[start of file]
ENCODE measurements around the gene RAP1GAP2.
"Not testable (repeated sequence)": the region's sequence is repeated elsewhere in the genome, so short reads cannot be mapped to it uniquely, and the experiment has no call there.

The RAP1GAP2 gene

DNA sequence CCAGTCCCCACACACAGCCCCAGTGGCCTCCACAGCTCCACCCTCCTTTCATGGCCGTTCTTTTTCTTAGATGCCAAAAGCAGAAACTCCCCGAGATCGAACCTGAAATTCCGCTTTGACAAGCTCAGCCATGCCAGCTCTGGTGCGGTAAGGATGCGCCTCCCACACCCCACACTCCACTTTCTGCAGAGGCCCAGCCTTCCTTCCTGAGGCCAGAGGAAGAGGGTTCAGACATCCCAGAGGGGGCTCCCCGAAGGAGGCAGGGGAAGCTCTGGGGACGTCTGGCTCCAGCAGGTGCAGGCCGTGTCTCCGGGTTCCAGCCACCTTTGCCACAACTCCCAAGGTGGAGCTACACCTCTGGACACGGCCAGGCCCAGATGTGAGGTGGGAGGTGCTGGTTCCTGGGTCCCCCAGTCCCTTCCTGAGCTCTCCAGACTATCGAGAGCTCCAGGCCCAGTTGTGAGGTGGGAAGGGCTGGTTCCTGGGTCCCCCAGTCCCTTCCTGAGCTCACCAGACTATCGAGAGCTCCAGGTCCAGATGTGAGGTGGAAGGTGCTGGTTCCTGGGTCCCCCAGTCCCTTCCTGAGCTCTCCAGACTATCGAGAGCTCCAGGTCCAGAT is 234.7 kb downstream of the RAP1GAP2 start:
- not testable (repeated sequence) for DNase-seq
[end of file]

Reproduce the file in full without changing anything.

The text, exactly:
ENCODE measurements around the gene RAP1GAP2.
"Not testable (repeated sequence)": the region's sequence is repeated elsewhere in the genome, so short reads cannot be mapped to it uniquely, and the experiment has no call there.

The RAP1GAP2 gene

DNA sequence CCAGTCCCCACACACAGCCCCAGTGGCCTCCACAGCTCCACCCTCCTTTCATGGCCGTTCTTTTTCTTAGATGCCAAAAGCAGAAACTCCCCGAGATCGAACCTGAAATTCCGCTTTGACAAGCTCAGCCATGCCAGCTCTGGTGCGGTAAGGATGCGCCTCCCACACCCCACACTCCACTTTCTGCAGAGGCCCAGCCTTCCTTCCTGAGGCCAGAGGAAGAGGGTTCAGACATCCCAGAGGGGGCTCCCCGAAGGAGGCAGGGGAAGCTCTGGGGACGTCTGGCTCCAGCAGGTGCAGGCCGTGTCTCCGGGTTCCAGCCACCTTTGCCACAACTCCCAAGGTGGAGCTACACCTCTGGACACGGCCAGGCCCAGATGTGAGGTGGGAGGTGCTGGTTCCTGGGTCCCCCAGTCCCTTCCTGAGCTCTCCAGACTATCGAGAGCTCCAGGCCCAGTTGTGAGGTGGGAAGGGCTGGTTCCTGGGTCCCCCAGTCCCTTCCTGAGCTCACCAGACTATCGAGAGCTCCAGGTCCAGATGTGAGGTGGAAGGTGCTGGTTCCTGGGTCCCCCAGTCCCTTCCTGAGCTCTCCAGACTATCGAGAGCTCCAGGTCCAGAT is 234.7 kb downstream of the RAP1GAP2 start:
- not testable (repeated sequence) for DNase-seq